Slate countertops will make your home more appealing when the time comes to sell. The countertops are extremely desirable because of their high-quality looks and relatively easy maintenance. In general, prospective homeowners love the idea of having natural stone countertops in their new home. 

What Pairs Well with Slate Countertops? 

Since slate comes in many neutral tones, the stone pairs well with virtually any décor. Whether you are going for a matching look with dark grey walls or cabinets, or if you want more of a contrasting look with white walls or cabinets, your slate countertops will look stunning. 


What Room Should You Have Slate Countertops In? 

Slate countertops will work well anywhere in the house. You will receive the same appearance and functional benefits anywhere you install them. 

How Does Slate Compare to Other Natural Stone Countertop Options? 

When searching for natural stone countertops, you will discover that you have many options to choose from other than slate. Below are breakdowns of how slate countertops compare to various other types of natural stone countertops. 

Slate vs. Granite: How Do They Compare? 

Granite is one of the top natural stone options on the market. Below is a comparison of slate and granite, broken down into different categories. 


Granite countertops come in a wide range of looks, from various different colors to all different types of swirls, veins and flecks. If you want a diverse set of options, granite is a stone you should definitely check out. You can go for a more traditional color, like white, or go for something that is bolder, like red or green. On the other hand, slate has a limited color selection to choose from. This is not to say that the colors of slate are not beautiful, but rather to say that you will have less options to select from. Slate can be found in neutral or cooler colors, which can work well throughout the house. As for which natural stone looks nicer, that is strictly a matter of personal opinion.  


Cost is one area in which granite can definitely top slate. Granite countertops typically go for anywhere between $35 to $75 per square foot, while slate falls in a range of $50 to $200. As mentioned earlier in the article, you should not let price get in the way of having your dream countertop. If slate is the material you have your heart set on and your budget allows for it, you should choose slate.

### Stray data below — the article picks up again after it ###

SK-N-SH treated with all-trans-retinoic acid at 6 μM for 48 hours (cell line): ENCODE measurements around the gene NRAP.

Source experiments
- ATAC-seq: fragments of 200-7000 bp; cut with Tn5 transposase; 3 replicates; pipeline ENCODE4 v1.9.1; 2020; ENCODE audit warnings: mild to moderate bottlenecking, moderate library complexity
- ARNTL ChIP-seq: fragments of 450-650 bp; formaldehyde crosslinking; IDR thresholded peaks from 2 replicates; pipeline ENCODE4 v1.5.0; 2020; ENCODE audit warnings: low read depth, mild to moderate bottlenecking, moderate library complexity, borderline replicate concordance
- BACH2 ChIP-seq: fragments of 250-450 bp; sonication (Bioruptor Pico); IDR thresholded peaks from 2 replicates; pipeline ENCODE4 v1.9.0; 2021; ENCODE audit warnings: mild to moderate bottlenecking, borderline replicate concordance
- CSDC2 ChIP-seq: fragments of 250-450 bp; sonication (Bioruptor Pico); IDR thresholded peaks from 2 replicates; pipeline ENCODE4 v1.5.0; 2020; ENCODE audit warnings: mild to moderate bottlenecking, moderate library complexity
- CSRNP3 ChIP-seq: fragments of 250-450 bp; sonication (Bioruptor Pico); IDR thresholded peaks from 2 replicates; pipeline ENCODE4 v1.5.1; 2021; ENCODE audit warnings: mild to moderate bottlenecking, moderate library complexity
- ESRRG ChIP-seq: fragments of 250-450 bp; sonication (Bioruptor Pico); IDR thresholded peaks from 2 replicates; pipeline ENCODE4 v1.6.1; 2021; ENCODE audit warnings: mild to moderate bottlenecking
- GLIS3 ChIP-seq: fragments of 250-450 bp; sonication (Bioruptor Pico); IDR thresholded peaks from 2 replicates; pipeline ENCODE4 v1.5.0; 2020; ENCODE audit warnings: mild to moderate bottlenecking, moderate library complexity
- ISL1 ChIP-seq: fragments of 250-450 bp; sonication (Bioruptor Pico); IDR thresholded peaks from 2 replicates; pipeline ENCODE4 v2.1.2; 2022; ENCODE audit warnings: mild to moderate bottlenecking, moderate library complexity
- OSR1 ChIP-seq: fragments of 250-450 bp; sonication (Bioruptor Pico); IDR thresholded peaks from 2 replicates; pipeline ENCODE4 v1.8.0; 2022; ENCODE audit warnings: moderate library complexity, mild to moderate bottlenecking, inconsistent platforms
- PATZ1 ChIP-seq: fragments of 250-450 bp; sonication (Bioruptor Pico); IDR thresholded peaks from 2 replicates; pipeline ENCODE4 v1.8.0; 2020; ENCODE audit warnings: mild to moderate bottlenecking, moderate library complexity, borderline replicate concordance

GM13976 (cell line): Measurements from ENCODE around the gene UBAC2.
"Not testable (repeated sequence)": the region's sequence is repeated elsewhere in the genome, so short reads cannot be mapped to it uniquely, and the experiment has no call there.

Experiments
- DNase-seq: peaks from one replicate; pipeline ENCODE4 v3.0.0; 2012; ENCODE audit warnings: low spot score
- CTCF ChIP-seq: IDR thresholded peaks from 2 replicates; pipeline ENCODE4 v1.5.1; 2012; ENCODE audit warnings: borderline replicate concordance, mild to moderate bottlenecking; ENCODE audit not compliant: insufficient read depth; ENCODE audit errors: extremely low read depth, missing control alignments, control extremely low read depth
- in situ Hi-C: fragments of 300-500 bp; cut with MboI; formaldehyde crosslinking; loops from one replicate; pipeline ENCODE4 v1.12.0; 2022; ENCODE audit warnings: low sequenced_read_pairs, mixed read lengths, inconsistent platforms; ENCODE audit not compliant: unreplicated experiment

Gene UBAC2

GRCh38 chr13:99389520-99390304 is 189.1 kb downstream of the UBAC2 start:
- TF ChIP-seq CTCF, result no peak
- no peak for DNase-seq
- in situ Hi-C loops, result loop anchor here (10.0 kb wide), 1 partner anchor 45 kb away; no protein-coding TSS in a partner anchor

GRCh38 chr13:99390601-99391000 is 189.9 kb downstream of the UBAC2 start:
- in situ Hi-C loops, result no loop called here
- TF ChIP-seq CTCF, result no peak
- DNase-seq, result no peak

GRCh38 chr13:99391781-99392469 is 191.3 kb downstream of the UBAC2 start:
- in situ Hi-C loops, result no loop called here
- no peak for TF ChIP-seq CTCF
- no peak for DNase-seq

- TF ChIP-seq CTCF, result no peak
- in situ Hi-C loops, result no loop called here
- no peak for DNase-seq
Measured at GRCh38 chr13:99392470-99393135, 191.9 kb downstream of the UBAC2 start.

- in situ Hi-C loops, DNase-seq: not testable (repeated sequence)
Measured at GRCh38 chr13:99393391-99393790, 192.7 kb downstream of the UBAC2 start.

Granite countertops, like slate, are relatively easy to care for. You can clean granite countertops using just warm soapy water. One thing to note about granite countertops is that they must be re-sealed once a year to protect against damages. This is the case with most natural stone countertops on the market, although some need to be re-sealed even more often than granite. 

Slate vs. Marble: How Do They Compare? 

Marble is one of the most elegant natural stone countertop options you will find. Below is a comparison of the appearance, cost and maintenance of slate and marble. 


Marble has long been used as a building material primarily due to the gorgeous looks of the stone. Marble has been used to construct everything from countertops in homes to some of the world’s most famous statues. The natural stone can be found in many different colors that feature beautiful veining. Slate has a more uniform look to it, so the difference in appearance between it and marble are notable. If you are looking for something flashier, perhaps the elegant veins that can be seen in various types of marble will suit your taste. On the other hand, if you are looking for something that makes a more subtle statement, slate is a great choice. 


Marble can typically be found in the range of $40 to $100 per sqaure foot. Compared to slate ($50 to $200 per square foot), there is some overlap present, with higher end slate soaring to prices that marble does not reach. 


Maintenance is one category in which slate has a major advantage over marble. One of the major drawbacks of marble is the maintenance required for the stone. It needs to be re-sealed once every few months and you will need to be extremely careful around the surface, as any acidic spills can cause permanent damage to your countertop. You will not encounter issues such as these with a slate countertop. 

Slate vs. Quartzite: How Do They Compare? 

Quartzite is an absolutely gorgeous natural stone countertop option. Below is a comparison of slate and quartzite based on the stones’ appearance, cost and maintenance. 


Quartzite is one of the most beautiful natural stone countertop surfaces you can find. It comes in many different colors that will take your breath away. It is typically seen as a great alternative to marble because it offers high quality looks but with added strength and durability. If you are looking for a countertop that will feature bolder colors and veining, quartzite is a good option for you. On the other hand, if you are set on the idea of a darker colored countertop with a uniform look, that is what you will get from slate. 


Quartzite is usually priced in the range of $60 to $120 per square foot, compared to the $50 to $200 per square foot you can expect to pay for slate. This shows that there is some overlap present in the pricing of both stones, with some types of slate extending past the higher end costs of quartzite. 


Quartzite countertops do not require a lot of maintenance compared to many other countertop options. Your biggest concern will be re-sealing the countertops every six months. Other than that, all you will need to do is make sure you keep up on cleaning. Slate requires even less maintenance than quartzite, however.